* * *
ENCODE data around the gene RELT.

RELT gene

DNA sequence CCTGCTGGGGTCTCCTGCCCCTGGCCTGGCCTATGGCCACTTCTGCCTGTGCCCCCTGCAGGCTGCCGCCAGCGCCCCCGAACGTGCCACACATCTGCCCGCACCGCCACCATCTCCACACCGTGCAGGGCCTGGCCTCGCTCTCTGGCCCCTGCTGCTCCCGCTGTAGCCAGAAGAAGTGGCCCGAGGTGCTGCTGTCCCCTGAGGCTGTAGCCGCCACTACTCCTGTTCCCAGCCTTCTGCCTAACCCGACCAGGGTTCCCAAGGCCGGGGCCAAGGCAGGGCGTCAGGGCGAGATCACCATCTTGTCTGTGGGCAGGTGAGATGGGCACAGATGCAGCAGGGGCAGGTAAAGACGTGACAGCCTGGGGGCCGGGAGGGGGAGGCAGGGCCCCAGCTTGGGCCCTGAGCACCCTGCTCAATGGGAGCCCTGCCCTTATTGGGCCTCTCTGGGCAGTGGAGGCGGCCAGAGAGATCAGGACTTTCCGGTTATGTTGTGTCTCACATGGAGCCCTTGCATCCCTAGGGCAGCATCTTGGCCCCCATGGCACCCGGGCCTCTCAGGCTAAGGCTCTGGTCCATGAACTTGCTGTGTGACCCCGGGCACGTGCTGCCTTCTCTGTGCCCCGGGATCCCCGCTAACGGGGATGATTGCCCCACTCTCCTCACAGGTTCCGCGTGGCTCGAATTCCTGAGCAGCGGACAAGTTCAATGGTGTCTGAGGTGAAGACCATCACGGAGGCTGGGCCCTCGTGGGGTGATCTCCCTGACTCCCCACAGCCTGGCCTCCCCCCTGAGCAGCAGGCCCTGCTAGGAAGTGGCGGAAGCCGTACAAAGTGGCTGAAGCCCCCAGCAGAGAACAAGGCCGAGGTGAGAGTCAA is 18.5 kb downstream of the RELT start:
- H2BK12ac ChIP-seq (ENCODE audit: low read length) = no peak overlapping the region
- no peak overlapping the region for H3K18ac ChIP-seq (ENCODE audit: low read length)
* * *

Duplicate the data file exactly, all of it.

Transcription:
ENCODE data around the gene RELT.

RELT gene

DNA sequence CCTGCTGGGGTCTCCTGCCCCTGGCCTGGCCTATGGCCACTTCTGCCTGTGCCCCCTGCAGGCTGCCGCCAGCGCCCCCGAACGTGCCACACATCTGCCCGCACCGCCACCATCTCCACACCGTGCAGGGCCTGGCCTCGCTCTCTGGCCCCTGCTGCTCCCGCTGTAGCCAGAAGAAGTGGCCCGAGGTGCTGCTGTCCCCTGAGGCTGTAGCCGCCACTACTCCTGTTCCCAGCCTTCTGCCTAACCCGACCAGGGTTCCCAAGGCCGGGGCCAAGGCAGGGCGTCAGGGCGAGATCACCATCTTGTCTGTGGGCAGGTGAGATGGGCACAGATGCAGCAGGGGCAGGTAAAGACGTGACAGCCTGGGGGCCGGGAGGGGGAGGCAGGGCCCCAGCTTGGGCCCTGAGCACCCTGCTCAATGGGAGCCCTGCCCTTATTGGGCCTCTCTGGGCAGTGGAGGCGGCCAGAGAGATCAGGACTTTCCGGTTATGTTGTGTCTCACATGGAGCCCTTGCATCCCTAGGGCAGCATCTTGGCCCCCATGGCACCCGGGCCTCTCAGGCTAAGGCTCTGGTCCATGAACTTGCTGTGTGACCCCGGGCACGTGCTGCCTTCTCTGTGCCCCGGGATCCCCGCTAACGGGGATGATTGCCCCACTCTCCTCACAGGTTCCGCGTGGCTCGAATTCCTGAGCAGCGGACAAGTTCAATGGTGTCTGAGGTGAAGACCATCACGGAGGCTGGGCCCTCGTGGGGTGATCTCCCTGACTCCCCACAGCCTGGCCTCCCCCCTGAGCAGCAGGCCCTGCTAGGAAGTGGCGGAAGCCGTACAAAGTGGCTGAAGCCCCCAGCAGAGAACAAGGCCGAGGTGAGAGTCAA is 18.5 kb downstream of the RELT start:
- H2BK12ac ChIP-seq (ENCODE audit: low read length) = no peak overlapping the region
- no peak overlapping the region for H3K18ac ChIP-seq (ENCODE audit: low read length)